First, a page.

As we bid adieu to 2015, and march toward this little blog’s 7th anniversary in February, let’s take inventory of how MissPres did this last year.
Our big milestone was reaching 1 million views, which would have been exciting, but it happened the same day as our beloved Mt. Holly, a building this blog and many Delta preservationists have fought to pry out of the dirty hands of its Texas-based owned for many years, burned, leaving only the sturdy brick walls standing.
General Stats (Jan 1 – Dec 31, 2015)
- Page Views: 303,382, from 257,127 in 2014
- Average Views per day: 801, up from 704 in 2014 and from 56 views per day in our first year, 2009. When I started MissPres, my goal was to have 100 views per day, which seemed like more than could ever possibly happen.
- Posts: 224, up from 203 in 2014 and from 220 in 2013, giving us 1,821 titillating posts for your reading pleasure
- Comments: 1,475, down from 1,557 in 2014 and way down from 2,186 in 2012 (10,746 total). Note: I think WordPress has changed the way it counts “Trackbacks,” links to a post from another posts, which it used to count as comments but now apparently doesn’t, so numbers from earlier years may be inflated.
- Busiest day: 4,256 on June 17, 2015 (with most of those views on the Mt. Holly posts)
- Busiest month: 34,239 (June 2015)
- E-mail Subscribers: 782, from 650 at the end of 2014.
Here’s a breakout of the top posts for 2015. “Abandoned Mississippi” continued to dominate, which doesn’t make me happy, especially since the two top abandoned sites, Mt. Holly and Kuhn Hospital, will probably be gone from the landscape in the next year or so. The preliminary, longer-than-101 places list for Mississippi beat out the culled-down, plain ol’ “101 Mississippi Places to See Before You Die,” perhaps proving definitively that Mississippians believe that “More is more” rather than following Mies van der Rohe’s “Less is more” maxim. I was happy to see that my personal favorite post of the year, Madisonia, about Mississippi’s lost Greco-Roman colony, is in the top tier, and Thomas Rosell’s plaintive 2012 query “What is Rock Lath?” continues to be strong.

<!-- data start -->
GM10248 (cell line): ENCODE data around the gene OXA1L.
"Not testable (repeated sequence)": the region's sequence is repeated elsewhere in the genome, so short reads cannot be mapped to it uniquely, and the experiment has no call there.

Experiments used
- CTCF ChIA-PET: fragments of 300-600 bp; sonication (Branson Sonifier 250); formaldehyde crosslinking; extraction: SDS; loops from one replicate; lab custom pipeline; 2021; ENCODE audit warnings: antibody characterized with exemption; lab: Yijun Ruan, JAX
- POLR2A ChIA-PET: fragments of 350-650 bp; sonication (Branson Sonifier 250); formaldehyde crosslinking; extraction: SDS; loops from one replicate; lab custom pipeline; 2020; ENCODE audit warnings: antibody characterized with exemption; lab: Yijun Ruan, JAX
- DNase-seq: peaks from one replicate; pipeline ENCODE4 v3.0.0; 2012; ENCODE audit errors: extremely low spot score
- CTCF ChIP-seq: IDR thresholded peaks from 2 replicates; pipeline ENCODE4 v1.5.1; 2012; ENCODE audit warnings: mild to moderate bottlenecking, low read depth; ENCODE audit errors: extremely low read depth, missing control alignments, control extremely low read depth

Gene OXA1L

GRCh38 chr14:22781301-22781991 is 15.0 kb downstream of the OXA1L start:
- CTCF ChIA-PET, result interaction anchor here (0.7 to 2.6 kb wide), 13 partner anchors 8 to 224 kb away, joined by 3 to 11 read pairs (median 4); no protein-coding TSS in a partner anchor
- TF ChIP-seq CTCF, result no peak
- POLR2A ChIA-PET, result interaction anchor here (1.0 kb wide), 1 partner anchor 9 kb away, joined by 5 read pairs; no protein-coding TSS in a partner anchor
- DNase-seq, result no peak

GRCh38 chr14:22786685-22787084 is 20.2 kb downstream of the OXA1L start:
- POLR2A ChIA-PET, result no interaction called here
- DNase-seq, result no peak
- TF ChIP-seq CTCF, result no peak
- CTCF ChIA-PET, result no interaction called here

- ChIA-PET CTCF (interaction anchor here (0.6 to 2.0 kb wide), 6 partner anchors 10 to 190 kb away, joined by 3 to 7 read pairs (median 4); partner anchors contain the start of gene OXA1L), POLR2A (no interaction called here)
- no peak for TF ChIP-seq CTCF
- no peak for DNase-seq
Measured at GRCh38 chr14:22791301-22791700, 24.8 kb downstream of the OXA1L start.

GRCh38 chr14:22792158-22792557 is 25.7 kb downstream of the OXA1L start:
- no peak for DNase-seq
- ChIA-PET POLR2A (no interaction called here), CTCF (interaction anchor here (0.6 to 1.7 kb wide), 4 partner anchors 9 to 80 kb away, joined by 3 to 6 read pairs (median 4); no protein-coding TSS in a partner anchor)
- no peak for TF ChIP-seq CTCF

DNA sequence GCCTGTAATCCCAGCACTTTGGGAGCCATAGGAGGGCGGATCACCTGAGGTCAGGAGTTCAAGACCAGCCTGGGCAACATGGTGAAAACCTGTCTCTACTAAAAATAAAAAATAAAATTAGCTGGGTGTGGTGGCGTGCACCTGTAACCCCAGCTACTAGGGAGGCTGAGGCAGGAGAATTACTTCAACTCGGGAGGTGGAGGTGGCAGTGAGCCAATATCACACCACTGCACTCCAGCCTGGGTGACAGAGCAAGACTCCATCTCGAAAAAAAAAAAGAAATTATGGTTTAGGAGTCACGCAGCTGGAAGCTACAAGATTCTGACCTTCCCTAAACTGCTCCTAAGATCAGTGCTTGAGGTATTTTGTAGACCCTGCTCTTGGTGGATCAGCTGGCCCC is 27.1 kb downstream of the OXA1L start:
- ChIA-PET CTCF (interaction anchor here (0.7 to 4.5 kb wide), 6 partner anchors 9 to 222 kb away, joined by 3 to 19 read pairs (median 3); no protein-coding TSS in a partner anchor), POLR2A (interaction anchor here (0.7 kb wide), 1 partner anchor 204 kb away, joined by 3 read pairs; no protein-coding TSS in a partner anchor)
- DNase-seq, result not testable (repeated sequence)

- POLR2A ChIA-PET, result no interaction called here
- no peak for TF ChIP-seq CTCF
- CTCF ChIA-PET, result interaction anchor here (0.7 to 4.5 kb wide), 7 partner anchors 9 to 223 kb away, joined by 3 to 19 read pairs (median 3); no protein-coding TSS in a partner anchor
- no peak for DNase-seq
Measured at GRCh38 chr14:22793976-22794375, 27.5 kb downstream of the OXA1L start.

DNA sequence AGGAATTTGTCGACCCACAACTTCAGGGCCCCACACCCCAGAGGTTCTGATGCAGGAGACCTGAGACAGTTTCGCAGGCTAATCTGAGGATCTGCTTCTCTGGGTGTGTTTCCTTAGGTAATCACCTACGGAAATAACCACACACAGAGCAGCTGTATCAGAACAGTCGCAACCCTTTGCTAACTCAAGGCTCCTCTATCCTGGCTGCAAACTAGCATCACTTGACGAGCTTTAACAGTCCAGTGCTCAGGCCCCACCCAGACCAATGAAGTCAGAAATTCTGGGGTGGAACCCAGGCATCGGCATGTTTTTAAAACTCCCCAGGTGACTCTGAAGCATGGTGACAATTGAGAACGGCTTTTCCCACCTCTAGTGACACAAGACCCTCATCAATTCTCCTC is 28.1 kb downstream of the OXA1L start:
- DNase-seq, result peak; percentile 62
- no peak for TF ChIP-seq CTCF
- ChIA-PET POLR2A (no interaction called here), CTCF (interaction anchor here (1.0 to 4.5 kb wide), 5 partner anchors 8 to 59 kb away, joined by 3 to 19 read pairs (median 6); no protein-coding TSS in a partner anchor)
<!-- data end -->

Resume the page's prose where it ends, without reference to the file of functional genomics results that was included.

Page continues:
|Abandoned Mississippi: Kuhn Memorial State Hospital, Vicksburg||152||15,140|
|Abandoned Mississippi: Mt. Holly, Lake Washington||272||9,161|
|101 Mississippi Places to See Before You Die–Preliminary List||7,117|
|Final 101 Mississippi Places To See Before You Die||6||6,356|
|Lost Mississippi: Jacksonian Highway Hotel/Lefleurs Restaurant||16||4,041|
|What is Rock Lath?||3||2,651|
|Abandoned: Vaughan, Mississippi||41||2,349|
|Madisonia: Mississippi’s Lost Greco-Roman Colony||13||2,192|
|The Jewel of the Delta: Mound Bayou, Mississippi||18||2,126|
|Pleasure Domes Past…Biloxi’s Broadwater Beach||79||2,092|
|Sad News From Lake Washington||19||2,055|
Bloggers live and die for interaction with readers through comments, and this year, our post with the most comments was Thomas Rosell’s popular November 2015 post, Biloxi Cemetery Canopies, with 24 comments. Top commenters for the year, gstone repeats with top honors–thanks to all who take time to read, share with others, and leave thoughts, information, or disagreements.